It is a bit frustrating to keep being asked about whether the ‘cuts’ are a good idea, and whether we should be looking at alternatives. Frankly, that debate is a good couple of years out of date. Given the state of the public finances, there really is no alternative.
It is worth restating the bald facts. Our budget deficit this year is just under £150bn. That means that the government is borrowing almost £20m per hour, every hour, throughout the year, just to finance its ongoing expenses. And we’re already spending £120m per day paying the interest on debt we’ve already built up. Without spending cuts, Britain would be facing the same kind of fiscal meltdown that has already hit Greece, Ireland, and Portugal.
We also need to remember that the coalition’s spending plans are not that radical. Adjusting for inflation, they are only set to reduce total spending by a few percent over the next five years. To put it another way, we’re going back to 2008 levels of spending. It’s hardly the public service apocalypse some people suggest.
And what of the so-called alternatives? Well, Some people say that rather than cutting public spending, we should just have higher taxes – especially on the rich. But high taxes constrain growth, they discourage wealth creation, they force profitable businesses overseas, and they deter investment. This is precisely what you don’t want after a recession, and also means that high taxes don’t bring in much (if any) extra revenue. Raising taxes now would be utterly counter-productive.
Then there are people who say that rather than cutting public spending, we should crack down on tax avoidance. But as Tim Worstall has shown, many of these tax avoidance claims are based on a misguided idea: that any multinational operating here should pay UK tax on any money they make, anywhere in the world. This is absurd – taxes should be paid in the jurisdiction where the profits are made, plain and simple. Adopting the protestors’ preferred approach would decimate the economy, and cost countless jobs.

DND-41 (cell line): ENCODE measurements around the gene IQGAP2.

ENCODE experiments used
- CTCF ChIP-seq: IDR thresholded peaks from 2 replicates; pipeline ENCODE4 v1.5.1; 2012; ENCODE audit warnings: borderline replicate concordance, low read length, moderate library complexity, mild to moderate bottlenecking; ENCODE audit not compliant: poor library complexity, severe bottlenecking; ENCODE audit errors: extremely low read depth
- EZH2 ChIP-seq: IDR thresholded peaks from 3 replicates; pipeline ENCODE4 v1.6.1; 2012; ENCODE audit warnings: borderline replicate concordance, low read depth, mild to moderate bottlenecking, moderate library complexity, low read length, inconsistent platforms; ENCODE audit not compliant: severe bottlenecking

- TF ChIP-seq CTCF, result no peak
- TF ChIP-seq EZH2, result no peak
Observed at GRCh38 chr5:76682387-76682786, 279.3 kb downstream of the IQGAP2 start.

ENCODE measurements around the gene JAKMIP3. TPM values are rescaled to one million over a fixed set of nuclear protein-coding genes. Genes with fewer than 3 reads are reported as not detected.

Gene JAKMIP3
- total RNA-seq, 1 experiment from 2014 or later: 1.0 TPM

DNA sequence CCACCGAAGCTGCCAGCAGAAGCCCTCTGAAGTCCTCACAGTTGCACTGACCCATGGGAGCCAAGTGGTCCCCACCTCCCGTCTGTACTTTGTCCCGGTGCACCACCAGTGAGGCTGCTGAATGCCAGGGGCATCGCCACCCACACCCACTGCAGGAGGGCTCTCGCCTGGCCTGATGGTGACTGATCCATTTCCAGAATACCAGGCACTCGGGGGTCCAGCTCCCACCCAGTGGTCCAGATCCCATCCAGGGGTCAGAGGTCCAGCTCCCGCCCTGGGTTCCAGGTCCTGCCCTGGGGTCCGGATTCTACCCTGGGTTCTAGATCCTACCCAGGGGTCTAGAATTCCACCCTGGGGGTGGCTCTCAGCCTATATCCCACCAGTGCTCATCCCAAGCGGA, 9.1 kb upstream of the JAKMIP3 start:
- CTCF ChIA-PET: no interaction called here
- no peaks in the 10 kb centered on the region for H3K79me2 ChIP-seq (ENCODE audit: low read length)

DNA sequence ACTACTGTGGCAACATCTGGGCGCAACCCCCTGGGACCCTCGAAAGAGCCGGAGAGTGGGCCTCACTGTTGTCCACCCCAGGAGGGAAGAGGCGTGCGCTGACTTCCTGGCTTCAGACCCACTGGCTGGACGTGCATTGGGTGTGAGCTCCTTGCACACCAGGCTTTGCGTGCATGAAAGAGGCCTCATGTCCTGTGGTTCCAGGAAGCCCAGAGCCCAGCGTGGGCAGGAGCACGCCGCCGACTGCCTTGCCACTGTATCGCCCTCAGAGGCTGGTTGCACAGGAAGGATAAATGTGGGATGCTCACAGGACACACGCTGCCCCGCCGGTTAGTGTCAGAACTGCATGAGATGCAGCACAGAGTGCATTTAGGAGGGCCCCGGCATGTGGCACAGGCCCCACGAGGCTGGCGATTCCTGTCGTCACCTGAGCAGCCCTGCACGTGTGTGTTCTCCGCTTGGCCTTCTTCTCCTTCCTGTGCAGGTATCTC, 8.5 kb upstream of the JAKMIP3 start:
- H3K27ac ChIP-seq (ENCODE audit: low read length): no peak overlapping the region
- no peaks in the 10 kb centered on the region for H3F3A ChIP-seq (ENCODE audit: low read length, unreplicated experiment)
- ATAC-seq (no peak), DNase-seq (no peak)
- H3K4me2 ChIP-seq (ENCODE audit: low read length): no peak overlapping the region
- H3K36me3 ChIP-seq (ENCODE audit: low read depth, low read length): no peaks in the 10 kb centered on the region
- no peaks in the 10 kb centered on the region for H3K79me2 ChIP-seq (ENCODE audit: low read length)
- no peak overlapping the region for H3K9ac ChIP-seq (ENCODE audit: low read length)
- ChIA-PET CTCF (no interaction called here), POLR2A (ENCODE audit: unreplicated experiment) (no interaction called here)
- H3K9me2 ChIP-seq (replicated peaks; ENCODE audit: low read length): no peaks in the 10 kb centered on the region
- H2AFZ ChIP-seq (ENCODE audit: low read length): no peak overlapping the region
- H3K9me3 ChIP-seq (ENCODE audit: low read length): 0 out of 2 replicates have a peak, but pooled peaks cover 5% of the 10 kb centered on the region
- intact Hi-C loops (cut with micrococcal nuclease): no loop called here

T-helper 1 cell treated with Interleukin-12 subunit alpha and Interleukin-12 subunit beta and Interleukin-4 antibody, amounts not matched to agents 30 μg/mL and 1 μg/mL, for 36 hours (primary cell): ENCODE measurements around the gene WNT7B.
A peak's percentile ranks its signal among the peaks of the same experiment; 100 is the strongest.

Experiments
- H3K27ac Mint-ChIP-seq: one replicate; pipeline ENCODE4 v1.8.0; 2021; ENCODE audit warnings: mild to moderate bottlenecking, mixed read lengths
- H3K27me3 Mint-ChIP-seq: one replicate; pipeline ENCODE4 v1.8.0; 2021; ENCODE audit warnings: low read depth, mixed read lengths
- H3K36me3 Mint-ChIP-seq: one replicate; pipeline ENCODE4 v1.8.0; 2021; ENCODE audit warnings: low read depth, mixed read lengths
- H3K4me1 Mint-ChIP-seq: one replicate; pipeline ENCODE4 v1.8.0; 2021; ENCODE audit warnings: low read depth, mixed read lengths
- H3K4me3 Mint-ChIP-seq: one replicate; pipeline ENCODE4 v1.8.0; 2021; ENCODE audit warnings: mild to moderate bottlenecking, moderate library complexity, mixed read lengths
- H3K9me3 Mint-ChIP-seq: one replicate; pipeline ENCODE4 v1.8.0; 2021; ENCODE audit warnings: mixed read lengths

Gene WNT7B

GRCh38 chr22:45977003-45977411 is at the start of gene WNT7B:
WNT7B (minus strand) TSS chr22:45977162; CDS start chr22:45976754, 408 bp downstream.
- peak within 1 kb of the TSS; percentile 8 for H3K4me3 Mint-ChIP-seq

There are also those who argue that we’re in this mess because of the banks, so we should just punish them rather than cutting spending. Well, I opposed the bank bailouts too – propping up failure just isn’t what capitalism is about. But this has nothing to do with the budget deficit, and nothing to do with the urgent need to reduce public spending. The last government raised public spending by 60 percent in real terms, and borrowed huge sums of money even when the economy was booming. The public sector grew unsustainably large as a result, and now its excesses have to be reined in. Banker bashing does nothing whatsoever to deal with the actual problem.
Finally, there are some people saying we should increase public spending in order to boost the economy. But I’m amazed people still cling to this idea of ‘fiscal stimulus’. The evidence suggests that stimulus spending has no impact on growth in countries with open economies, floating exchange rates and high levels of accumulated debt. Countries like Britain, that is. And it’s hardly surprising, given that the whole concept is illogical – the government can’t inject a single penny into the economy without first taking it out. What it gives with one hand, it has to take away with the other. Or as Milton Friedman would put it, “there’s no such thing as a free lunch.”
So there you have it: we have to have spending cuts, and we have to have them now. There are no sensible alternatives. If anything, we should be going further and faster. But that’s a topic for another day.